a. The drilling, producing, and plugging of wells, the restoration of drilling and production sites, and all other operations for the production of oil or gas.
e. Disposal of saltwater and oilfield wastes.
(1) The commission shall give all affected counties written notice of hearings in such matters at least fifteen days before the hearing.
(2) The commission may consider, in addition to other authority granted under this section, safety of the location and road access to saltwater disposal wells, treating plants, and all associated facilities.

         [¶ 13] Section 38-08-04(2)(a) and (e), N.D.C.C., unambiguously give the Commission authority to regulate "all other operations for the production of oil or gas" including "[d]isposal of saltwater and oilfield wastes." We have interpreted these provisions broadly in recognizing the Commission's statutory authority to regulate "the disposal of saltwater and oilfield wastes." Dunn Cty., 2017 ND 45, ¶ 13, 890 N.W.2d 841. The Commission has promulgated a regulation governing disposal of waste material which provides "[a]ll waste material associated with exploration or production of oil and gas must be properly disposed of in an authorized facility in accord with all applicable local, state, and federal laws and regulations, " and "[a]ll waste material recovered from spills, leaks, and other such events shall immediately be disposed of in an authorized facility, although the remediation of such material may be allowed onsite if approved by the director." N.D. Admin. Code § 43-02-03-19.2. Although Black Hills suggests on appeal that saltwater does not qualify as oilfield waste, Black Hills admitted in the administrative proceedings that "produced water is included within either 'saltwater and oilfield wastes' [under N.D.C.C. § 38-08-04(2)(e)] or 'waste material associated with the exploration or production of oil and gas' [under N.D. Admin. Code § 43-02-03-19.2]." See also N.D. Admin. Code § 43-02-03-19.3 ("no saltwater, drilling mud, crude oil, waste oil, or other waste shall be stored in earthen pits or open receptacles").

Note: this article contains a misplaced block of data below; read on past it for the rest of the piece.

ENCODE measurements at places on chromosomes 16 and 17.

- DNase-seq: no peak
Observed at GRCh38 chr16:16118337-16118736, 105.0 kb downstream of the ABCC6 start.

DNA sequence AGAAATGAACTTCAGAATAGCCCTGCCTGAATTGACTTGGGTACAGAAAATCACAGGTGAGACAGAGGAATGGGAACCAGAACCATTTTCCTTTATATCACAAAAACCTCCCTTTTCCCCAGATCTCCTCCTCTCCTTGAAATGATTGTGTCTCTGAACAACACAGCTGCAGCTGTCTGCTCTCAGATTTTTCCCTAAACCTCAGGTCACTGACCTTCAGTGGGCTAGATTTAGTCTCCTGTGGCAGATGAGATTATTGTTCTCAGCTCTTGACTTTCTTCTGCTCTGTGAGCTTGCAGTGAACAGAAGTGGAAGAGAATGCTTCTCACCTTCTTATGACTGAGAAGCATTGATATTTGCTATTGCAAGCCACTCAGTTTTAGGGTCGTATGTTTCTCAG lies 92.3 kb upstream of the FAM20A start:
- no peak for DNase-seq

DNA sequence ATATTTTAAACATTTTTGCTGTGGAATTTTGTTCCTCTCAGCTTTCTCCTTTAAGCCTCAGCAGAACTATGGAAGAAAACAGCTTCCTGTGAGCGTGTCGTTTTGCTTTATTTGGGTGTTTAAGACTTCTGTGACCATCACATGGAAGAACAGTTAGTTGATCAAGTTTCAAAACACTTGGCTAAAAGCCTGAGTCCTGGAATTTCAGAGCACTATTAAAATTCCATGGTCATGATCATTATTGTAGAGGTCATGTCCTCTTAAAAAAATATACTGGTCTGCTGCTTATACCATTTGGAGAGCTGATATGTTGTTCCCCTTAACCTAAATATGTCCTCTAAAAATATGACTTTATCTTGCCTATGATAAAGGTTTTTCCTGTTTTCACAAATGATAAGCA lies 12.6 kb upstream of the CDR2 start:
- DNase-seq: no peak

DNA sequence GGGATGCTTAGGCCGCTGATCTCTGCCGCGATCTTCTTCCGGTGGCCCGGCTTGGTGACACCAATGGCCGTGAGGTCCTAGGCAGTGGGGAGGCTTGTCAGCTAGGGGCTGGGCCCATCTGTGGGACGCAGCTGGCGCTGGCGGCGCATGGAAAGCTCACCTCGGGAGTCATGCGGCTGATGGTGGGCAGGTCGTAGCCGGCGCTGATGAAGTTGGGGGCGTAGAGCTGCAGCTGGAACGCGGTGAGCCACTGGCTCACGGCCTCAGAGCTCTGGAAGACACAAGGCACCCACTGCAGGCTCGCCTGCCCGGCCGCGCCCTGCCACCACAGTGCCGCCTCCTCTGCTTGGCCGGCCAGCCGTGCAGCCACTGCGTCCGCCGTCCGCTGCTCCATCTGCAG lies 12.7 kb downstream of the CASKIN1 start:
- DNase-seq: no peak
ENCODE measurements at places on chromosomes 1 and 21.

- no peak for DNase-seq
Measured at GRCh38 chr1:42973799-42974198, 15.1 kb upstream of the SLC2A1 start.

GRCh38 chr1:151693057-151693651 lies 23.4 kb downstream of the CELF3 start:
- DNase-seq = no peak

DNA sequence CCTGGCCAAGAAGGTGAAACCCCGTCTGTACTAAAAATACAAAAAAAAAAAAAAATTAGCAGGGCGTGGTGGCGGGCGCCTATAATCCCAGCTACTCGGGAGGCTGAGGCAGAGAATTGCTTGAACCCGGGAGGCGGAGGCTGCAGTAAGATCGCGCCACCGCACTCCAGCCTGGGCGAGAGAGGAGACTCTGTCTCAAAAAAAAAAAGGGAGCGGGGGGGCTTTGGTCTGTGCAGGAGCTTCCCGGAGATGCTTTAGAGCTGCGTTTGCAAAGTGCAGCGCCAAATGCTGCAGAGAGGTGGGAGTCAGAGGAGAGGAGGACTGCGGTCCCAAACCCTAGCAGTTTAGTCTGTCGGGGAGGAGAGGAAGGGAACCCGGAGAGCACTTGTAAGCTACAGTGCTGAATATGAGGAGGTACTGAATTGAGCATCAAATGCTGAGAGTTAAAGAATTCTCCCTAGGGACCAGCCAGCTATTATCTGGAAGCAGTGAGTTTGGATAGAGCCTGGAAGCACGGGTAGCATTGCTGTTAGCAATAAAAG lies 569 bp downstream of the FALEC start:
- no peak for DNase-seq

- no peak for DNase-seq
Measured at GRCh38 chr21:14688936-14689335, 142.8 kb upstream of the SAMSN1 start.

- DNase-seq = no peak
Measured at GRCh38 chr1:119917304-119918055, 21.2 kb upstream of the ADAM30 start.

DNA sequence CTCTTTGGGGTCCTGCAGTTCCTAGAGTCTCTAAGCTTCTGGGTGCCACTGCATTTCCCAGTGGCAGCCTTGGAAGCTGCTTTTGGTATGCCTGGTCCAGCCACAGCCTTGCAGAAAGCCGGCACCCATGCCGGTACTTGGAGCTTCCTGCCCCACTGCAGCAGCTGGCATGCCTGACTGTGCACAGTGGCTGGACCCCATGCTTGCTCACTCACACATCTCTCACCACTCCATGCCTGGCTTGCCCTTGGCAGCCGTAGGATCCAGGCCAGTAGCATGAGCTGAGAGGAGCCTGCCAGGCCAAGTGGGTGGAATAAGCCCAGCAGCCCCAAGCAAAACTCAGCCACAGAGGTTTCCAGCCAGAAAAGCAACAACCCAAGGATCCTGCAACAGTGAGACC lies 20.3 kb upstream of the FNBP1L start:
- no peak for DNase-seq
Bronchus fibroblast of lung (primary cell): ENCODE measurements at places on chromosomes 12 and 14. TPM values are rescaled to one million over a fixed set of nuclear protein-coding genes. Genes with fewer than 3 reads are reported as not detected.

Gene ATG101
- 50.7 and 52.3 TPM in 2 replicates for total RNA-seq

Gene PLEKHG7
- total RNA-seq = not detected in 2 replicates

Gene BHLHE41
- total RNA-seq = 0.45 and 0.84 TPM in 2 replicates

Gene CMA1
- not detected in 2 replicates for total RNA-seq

[¶ 14] Black Hills argues that N.D.C.C. § 38-08-04(2)(e) does not support the Commission's assertion of jurisdiction because Williams County was not provided written notice of the hearing in this case and because its jurisdiction is limited to saltwater disposal wells, treating plants, and facilities. First, Williams County is the entity entitled to complain about lack of notice in this case, and it has not done so. Black Hills has not alleged prejudice from the county's lack of notice. A party "must assert his own legal rights and interests, and cannot rest his claim to relief on the legal rights and interests of third parties." Flatt ex rel. Flatt v. Kantak, 2004 ND 173, ¶ 38, 687 N.W.2d 208 (internal citation omitted). Second, Black Hills' narrow interpretation of N.D.C.C. § 38-08-04(2)(a) and (e) conflicts with our recognition of the broad and unambiguous authority the legislature has given the Commission to "regulat[e] the disposal of saltwater and oilfield wastes." Dunn Cty., 2017 ND 45, ¶ 13, 890 N.W.2d 841. Black Hills' argument limiting the Commission's jurisdiction over saltwater or other oilfield waste disposal to only the physical location of the facilities themselves, and not to any property between the site the waste is generated and the site the waste is disposed, ignores the plain language of the statute and reality. Saltwater and other oilfield wastes by necessity must often be transported to a disposal site. The Commission has the authority to regulate the disposal of saltwater and oilfield waste and has continuing jurisdiction "over all persons and property, public and private, necessary to enforce effectively the provisions" of N.D.C.C. ch. 38-08. N.D.C.C. § 38-08-04; see also Dunn Cty., at ¶ 13.

         [¶ 15] Black Hills contends the Commission's jurisdictional claims over the cleanup of a produced water spill occurring away from a well site or disposal facility are contradicted by ...